Aerodynamic measurements at low reynolds numbers for fixed wing micro-air vehicles
Very slight camber seemed to provide the best results. To prove this for myself, I set out to do an experiment.
|Oct 06, 2014, 01:01 PM|
The effects of airfoil camber on rotor performance.
The force an autogyro rotor produces can be assumed to be perpendicular to the plane of the disk. This force increases with the angle of the disk relative to the velocity of the air past it. I'll call this angle of attack.
Rotor disk angle of attack
This force can be divided into two components, one perpendicular to the velocity (lift) and one parallel to it (drag ). As a result, at very low angles, most of the force it will produce lift. At larger angles, more of the force is redirected backwards, increasing the drag.
Rotor disk force components
The lift to drag ratio compares how much lift is produced for a given drag, as such, it is a direct indicator of rotor efficiency. Consider this:
L = Lift force
D = Drag force
LD = Lift to drag ratio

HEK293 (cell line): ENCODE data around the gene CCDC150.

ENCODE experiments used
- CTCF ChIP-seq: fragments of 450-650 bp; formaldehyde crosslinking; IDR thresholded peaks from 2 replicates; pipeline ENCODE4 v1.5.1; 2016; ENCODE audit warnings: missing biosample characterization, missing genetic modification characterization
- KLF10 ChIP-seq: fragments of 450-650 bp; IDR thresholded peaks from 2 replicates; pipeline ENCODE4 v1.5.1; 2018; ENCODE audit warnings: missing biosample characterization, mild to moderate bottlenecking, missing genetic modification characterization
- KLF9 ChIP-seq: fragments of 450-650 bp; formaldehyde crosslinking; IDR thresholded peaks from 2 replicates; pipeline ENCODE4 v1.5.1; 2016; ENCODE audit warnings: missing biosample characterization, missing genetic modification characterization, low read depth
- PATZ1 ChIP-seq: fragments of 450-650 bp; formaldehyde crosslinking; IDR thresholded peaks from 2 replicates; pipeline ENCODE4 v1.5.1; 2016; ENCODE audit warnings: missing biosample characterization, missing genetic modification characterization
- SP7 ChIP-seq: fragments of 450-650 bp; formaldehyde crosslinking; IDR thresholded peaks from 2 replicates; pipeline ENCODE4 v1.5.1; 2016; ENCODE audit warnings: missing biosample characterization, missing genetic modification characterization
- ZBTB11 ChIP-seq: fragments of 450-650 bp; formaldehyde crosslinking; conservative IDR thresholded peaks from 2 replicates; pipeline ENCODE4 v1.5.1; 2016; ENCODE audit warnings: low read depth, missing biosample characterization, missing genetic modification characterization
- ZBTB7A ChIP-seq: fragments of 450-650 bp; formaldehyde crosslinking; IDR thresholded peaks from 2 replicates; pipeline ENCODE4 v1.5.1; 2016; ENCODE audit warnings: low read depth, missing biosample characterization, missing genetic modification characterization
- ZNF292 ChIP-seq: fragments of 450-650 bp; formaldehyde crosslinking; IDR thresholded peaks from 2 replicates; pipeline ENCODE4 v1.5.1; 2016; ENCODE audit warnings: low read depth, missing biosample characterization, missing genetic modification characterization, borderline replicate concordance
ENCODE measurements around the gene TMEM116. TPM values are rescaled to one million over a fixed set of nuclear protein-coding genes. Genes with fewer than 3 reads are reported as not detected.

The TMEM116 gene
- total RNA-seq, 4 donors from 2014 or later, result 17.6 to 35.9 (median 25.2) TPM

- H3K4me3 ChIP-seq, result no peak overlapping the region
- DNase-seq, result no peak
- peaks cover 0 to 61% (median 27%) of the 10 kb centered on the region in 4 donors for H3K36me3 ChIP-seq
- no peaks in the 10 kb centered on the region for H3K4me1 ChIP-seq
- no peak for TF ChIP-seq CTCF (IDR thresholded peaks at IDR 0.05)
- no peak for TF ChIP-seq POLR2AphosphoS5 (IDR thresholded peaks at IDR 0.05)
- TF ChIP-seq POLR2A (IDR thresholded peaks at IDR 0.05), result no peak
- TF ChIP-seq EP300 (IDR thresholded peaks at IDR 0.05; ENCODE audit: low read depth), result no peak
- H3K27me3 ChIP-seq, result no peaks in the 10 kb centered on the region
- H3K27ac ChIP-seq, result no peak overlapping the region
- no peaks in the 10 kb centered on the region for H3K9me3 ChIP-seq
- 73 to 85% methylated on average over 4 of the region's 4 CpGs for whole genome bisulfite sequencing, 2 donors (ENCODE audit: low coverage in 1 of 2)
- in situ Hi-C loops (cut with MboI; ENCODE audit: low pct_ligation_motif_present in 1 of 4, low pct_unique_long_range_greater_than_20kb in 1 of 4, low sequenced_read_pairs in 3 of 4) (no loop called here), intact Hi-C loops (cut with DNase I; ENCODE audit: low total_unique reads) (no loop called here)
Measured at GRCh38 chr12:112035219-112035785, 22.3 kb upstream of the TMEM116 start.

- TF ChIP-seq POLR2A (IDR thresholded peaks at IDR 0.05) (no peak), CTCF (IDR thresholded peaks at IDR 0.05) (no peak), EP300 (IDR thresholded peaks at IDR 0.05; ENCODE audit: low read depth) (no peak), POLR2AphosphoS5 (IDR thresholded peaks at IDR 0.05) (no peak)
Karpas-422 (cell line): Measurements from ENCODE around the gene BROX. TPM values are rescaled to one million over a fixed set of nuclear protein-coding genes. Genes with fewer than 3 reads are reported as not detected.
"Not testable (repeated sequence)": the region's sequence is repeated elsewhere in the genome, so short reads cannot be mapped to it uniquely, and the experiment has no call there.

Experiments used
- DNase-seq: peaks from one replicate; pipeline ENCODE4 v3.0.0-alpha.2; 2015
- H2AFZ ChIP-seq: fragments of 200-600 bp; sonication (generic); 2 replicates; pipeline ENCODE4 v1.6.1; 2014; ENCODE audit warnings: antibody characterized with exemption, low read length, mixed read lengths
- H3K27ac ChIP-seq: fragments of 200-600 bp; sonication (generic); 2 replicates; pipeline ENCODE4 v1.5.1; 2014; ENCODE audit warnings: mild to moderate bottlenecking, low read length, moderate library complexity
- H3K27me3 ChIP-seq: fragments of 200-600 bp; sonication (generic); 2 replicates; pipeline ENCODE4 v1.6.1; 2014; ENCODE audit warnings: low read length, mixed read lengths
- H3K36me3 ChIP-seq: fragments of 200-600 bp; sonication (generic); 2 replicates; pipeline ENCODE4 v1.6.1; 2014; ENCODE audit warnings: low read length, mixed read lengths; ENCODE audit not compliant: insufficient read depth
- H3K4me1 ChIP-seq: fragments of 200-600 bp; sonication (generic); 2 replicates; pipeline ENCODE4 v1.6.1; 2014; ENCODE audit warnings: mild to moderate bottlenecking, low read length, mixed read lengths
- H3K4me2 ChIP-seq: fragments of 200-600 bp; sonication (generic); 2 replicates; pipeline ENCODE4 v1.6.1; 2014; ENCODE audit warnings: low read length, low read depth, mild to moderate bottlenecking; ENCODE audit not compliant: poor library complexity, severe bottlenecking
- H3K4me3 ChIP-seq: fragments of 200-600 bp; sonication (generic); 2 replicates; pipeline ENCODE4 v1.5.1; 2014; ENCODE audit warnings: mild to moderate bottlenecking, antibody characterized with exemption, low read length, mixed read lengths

For a gyroplane to fly, the lift must equal the weight of the machine:
L = w = m*g
m = Mass of gyroplane
g = Acceleration due to gravity
The drag must be counteracted by an equal force acting in the opposite direction. Otherwise the machine would slow to a halt and fall. As it needs to be moving in order to fly, it will require power:
Power = Force * Velocity
P = F*V
F = D -> P = D*V
P = Power required to fly
F = Force being applied
Looking at the definition for LD, it can be seen drag can be written in terms of lift:
LD = L/D -> L/LD = D
D = L/LD
As power depends on drag:
P = V*D = V*L/LD
As can be seen, LD is diving the whole expression. Thus if one increases LD, less power is required to maintain flight.
I wanted to see how blade camber affected the lift to drag ratio. As a gyroplane rotor is pneumatically driven, it extracts power from an airstream. That power extraction is seen as a reduction in the speed of the air behind the rotor disk. Going back to power and rewriting in terms of Force:
P = F*V
F = P/V
It can be seen that if the rotor can extract more power from the air, it will produce more force as a result. If not all this force is used to counteract weight, then the angle of attack can be reduced, improving the lift to drag ratio, and reducing the power required to fly. It is in everyone's best interest to make the rotor as efficient as possible at extracting power from the air.